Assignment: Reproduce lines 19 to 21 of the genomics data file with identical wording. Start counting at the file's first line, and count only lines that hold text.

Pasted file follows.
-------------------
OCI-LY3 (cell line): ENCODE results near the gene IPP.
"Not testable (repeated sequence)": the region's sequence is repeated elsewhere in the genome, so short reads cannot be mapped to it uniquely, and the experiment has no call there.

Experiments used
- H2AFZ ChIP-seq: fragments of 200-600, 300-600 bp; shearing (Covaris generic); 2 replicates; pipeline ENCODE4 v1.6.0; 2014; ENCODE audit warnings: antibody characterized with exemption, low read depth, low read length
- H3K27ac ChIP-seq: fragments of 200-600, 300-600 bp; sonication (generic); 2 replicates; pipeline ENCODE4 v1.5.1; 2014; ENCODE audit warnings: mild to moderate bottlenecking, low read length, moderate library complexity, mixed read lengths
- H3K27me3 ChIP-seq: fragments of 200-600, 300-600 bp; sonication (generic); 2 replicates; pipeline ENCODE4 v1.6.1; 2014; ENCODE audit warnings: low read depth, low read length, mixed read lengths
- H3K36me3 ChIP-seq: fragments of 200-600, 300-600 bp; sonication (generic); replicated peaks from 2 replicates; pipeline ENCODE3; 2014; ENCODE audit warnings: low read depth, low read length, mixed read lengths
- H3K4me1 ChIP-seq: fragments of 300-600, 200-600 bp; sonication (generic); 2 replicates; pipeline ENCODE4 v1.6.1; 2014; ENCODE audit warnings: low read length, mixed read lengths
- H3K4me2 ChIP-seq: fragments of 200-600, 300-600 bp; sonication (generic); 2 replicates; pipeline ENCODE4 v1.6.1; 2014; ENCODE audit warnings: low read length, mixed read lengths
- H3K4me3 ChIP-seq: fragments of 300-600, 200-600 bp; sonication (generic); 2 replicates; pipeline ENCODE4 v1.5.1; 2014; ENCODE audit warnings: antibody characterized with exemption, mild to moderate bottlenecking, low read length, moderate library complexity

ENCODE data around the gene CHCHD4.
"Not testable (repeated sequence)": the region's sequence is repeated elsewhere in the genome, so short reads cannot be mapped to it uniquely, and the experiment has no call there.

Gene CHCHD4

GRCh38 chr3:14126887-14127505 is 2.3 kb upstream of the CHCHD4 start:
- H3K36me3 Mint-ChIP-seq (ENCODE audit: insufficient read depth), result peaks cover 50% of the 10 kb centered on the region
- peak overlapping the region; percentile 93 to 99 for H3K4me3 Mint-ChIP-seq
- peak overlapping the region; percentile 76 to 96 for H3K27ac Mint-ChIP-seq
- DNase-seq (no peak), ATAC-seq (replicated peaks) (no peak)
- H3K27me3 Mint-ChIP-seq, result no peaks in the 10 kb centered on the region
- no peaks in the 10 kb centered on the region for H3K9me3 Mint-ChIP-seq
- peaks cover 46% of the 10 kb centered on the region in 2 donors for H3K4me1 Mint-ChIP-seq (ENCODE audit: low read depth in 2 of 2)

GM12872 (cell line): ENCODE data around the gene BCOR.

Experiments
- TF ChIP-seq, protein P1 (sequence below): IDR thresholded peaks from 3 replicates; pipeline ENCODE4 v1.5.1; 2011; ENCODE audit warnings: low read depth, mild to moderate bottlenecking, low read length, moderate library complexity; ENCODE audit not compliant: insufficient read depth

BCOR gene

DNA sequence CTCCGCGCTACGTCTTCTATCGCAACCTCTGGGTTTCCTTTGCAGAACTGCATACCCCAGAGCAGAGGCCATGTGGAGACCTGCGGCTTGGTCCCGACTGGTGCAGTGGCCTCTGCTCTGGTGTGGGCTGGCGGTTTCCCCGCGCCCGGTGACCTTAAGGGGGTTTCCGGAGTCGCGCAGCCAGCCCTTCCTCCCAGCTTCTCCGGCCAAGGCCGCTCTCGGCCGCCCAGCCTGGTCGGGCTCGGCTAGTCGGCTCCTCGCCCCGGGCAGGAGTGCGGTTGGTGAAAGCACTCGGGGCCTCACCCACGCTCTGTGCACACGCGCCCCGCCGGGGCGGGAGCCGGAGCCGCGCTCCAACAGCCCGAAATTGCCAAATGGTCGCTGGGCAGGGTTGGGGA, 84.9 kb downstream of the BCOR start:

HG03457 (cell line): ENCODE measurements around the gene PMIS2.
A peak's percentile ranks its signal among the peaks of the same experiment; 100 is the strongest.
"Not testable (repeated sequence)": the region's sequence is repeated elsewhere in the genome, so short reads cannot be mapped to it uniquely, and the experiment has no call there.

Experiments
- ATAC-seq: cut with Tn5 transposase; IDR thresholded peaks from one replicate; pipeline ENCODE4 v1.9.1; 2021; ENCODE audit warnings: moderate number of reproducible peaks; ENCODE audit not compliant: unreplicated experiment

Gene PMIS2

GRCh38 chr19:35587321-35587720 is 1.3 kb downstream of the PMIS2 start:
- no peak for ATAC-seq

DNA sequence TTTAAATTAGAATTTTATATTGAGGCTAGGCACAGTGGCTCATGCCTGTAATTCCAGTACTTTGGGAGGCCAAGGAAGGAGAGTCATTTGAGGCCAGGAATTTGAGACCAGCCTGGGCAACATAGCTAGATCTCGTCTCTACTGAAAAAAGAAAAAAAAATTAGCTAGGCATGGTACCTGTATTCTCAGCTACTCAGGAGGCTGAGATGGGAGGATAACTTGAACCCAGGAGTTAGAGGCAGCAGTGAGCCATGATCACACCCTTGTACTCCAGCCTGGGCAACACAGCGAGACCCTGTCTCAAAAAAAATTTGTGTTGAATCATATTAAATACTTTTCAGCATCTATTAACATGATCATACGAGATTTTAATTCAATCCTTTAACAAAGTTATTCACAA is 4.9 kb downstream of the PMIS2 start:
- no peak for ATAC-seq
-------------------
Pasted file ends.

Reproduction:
- H3K27me3 Mint-ChIP-seq, result no peaks in the 10 kb centered on the region
- no peaks in the 10 kb centered on the region for H3K9me3 Mint-ChIP-seq
- peaks cover 46% of the 10 kb centered on the region in 2 donors for H3K4me1 Mint-ChIP-seq (ENCODE audit: low read depth in 2 of 2)